Public speaking is an important part of the base curriculum for business and communication. Learning how to speak well in front of a group prepares students for future leadership roles. Public speaking skills include forming an effective message and relaying it to others. These skills can be practiced in class through a variety of activities designed to make students more comfortable and confident.
When speaking in public, it is not wise to memorize your message. Often memorized speeches sound mechanical, and you may lose your message because you forget a word and get flustered. The best way to speak to a crowd is to write down key words or phrases and speak about them. Prepare the class for key-word speaking by making up index cards with common words written on them. Go around the room and ask each student to draw one card and speak to the class, as much as they feel comfortable, about that word. For example, if a student chooses the word "dog," she may say "I had a dog when I was 5. Her name was Alicia. She was white with brown spots. She always slept in my room and never allowed my parents to come in." The students will see how easily they can speak without memorization and may even enjoy reactions from the class to their words.
Another class activity for public speaking is rehearsing focus-point interviews. A media relations professional usually has three to five points that he must make during an interview. These are the focus points. Whatever questions are asked, he should try to incorporate his points whenever it is appropriate. Have each student choose a debatable topic and come up with three focus points she wants to make to the audience. Have the rest of the class ask questions about the topic. The student should try to get her focus points out as many times as possible during the interview. Practicing this skill shows students how to lead an interview and hone in on a message.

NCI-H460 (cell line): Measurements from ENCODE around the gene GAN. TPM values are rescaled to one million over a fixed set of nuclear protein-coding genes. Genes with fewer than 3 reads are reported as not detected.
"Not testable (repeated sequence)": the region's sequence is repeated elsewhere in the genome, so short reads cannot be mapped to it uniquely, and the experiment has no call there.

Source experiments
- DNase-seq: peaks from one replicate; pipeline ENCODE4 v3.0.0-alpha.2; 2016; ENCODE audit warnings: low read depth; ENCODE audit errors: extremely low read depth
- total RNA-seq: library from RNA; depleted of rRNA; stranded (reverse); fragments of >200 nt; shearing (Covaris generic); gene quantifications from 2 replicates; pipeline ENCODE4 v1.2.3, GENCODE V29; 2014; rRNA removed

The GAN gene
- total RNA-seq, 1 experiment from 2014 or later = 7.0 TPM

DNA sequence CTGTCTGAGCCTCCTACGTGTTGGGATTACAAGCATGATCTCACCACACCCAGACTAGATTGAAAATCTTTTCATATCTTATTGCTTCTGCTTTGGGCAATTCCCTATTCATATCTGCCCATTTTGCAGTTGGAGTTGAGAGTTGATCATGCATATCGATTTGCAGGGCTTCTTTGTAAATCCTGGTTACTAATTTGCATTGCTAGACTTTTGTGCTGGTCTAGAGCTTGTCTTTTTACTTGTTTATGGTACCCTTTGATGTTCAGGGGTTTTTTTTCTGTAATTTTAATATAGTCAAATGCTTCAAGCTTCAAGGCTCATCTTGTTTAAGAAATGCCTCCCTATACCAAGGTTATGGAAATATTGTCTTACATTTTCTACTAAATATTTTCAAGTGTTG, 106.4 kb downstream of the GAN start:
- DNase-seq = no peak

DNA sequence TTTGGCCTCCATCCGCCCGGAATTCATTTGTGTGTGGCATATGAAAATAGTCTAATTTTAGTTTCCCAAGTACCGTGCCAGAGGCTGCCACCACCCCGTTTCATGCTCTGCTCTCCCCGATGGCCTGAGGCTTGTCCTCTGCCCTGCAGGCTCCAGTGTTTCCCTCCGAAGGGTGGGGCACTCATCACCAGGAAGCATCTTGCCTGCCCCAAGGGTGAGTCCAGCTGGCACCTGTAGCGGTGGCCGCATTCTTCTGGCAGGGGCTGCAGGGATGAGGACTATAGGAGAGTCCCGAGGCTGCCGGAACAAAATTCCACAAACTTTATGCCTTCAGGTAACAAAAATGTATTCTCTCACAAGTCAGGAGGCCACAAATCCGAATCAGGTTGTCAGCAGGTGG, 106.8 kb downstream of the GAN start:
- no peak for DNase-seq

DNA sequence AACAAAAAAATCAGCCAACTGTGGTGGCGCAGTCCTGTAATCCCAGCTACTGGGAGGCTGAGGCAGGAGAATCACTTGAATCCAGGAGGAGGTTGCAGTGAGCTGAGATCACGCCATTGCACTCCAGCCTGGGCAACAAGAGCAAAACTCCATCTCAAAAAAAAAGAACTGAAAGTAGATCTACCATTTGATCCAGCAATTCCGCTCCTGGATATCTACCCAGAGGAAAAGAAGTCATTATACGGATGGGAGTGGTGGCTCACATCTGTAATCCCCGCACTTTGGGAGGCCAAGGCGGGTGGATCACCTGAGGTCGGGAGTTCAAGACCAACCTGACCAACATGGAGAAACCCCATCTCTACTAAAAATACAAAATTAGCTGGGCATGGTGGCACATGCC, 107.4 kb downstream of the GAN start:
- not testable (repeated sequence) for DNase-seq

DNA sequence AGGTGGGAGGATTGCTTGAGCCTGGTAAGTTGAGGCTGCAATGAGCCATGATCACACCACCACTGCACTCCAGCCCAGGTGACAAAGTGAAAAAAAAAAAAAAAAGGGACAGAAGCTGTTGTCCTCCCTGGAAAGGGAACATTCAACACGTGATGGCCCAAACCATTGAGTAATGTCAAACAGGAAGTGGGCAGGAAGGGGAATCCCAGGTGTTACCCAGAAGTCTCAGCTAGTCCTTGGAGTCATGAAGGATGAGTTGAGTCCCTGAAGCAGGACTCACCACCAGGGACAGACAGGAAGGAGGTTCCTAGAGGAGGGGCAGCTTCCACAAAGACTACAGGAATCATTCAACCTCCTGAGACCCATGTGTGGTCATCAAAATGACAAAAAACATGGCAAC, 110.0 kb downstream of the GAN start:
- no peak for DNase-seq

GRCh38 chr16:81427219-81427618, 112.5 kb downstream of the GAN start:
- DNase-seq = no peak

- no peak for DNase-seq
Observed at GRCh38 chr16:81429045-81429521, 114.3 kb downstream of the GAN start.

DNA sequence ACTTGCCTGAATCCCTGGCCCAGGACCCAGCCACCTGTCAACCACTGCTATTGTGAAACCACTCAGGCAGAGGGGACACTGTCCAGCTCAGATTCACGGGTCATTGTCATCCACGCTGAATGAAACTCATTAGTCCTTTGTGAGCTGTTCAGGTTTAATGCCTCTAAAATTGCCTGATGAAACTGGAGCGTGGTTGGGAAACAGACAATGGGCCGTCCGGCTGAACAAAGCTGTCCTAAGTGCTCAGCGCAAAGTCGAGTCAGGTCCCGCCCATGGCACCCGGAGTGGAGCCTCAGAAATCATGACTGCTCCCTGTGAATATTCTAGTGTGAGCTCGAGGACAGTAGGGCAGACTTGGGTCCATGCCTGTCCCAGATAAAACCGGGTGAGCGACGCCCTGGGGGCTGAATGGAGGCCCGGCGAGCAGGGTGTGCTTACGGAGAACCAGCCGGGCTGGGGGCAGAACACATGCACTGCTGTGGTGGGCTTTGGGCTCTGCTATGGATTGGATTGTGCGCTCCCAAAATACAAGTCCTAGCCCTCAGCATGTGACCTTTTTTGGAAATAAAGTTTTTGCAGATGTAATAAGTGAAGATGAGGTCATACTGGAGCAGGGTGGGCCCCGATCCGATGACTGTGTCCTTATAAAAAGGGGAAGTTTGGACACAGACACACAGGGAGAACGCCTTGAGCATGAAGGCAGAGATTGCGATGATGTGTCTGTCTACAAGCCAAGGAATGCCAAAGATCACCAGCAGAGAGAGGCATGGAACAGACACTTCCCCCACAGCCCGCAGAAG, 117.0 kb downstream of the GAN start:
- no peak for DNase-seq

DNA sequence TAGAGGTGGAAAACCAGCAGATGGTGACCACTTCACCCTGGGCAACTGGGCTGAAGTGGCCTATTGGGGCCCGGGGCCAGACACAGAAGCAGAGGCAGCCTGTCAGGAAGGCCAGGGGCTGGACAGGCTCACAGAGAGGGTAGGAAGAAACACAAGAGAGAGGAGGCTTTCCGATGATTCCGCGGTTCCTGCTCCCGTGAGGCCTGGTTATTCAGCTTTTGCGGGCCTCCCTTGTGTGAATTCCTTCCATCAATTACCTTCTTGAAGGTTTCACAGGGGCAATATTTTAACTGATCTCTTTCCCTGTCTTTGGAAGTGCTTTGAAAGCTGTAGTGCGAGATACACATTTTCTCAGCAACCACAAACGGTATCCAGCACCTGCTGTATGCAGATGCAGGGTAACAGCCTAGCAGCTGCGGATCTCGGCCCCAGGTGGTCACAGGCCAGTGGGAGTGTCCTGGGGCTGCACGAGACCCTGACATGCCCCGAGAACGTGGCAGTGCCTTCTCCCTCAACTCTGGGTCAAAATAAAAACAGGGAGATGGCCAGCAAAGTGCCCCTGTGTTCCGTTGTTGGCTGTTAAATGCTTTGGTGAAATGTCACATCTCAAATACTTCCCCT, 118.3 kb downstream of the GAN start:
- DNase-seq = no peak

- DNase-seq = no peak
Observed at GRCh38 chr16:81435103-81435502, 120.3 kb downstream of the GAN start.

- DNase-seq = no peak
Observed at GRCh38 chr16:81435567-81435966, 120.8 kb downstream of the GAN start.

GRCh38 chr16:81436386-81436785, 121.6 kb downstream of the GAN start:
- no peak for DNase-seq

How To Demonstration
Finally, students can put both their message skills and speaking skills together for a "how to" demonstration in front of the class. Ask each student to stand before the class and give a short demonstration on how to perform a simple task. Possible subjects include "How to change a diaper," "How to make a smoothie," or "How to French braid hair." Students have the activity to focus on, making them less nervous in front of a crowd. They also must be clear and concise to keep the audience interested and properly explain their task.
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